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Because of the rush around the holiday season, we often forget that Thanksgiving is not just about turkey and all the fixings. It is meant to be a time when we gather with those we love and are thankful for all the blessings in our lives. And if you are in recovery from a substance use disorder, you have many, many things to be thankful for.

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Co-Occurring Substance Use and Seasonal Affective Disorder

[fa icon="calendar'] Nov 02, 2018 / by Johnny Allem posted in Addiction, Co-Occurring Disorders, treatment program

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For anyone struggling with substance use disorder, the stress of the holidays can be overwhelming, but those diagnosed with co-occurring Seasonal Affective Disorder (SAD) can find it especially challenging.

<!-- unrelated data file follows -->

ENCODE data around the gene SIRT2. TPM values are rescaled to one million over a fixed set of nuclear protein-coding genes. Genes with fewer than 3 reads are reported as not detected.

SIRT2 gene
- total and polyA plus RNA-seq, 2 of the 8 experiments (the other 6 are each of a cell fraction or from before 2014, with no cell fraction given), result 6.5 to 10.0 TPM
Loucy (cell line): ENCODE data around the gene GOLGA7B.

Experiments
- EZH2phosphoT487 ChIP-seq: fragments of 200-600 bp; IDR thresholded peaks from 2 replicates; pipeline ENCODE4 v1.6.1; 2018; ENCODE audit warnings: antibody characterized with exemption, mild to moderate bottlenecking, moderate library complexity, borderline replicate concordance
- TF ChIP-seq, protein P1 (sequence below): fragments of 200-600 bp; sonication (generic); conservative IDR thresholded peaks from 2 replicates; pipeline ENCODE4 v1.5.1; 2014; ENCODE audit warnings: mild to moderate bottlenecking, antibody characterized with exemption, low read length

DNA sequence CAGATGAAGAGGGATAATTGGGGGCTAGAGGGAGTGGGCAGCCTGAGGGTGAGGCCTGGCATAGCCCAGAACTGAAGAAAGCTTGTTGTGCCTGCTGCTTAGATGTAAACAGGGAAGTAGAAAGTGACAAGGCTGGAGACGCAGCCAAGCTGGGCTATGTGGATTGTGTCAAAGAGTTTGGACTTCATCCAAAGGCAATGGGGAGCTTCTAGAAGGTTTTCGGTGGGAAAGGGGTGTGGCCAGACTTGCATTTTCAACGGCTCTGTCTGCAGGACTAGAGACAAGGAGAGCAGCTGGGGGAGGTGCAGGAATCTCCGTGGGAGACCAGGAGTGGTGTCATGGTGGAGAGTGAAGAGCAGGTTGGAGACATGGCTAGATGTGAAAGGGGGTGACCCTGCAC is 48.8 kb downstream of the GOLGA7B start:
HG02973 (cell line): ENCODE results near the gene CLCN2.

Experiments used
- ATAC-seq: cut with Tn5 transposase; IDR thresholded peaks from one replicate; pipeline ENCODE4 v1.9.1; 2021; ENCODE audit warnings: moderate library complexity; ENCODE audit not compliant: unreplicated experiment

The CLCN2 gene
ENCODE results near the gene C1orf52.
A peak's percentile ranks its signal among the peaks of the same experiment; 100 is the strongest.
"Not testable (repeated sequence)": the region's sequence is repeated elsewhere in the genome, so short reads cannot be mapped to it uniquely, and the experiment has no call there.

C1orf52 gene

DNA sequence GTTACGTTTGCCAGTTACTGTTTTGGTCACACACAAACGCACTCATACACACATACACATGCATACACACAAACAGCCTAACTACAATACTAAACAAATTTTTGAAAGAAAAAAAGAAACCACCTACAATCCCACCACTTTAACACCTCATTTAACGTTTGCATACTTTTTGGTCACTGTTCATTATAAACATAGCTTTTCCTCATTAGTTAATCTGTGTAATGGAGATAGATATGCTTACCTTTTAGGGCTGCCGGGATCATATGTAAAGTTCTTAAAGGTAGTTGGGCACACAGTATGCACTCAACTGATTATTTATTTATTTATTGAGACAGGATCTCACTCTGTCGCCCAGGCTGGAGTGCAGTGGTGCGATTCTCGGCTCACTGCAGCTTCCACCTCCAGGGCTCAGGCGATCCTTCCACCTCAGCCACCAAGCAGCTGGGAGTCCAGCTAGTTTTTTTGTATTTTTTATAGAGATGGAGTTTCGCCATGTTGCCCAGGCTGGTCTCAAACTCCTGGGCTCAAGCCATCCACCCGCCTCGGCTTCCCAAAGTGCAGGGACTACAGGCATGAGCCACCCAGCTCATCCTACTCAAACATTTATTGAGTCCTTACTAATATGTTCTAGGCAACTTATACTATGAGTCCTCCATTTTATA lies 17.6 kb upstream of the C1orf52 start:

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10 facts you didn’t know about co-occurring disorders

[fa icon="calendar'] Oct 18, 2018 / by Johnny Allem posted in Addiction, Co-Occurring Disorders, treatment program

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In the USA, nearly 6 in 10 individuals who struggle with substance use disorder also experience some other kind of mental health issue at the same time. We call these dual diagnosis or co-occurring disorders and, when it comes to substance use, they’re far from uncommon.

Here are 10 things you may not know about co-occurring disorders: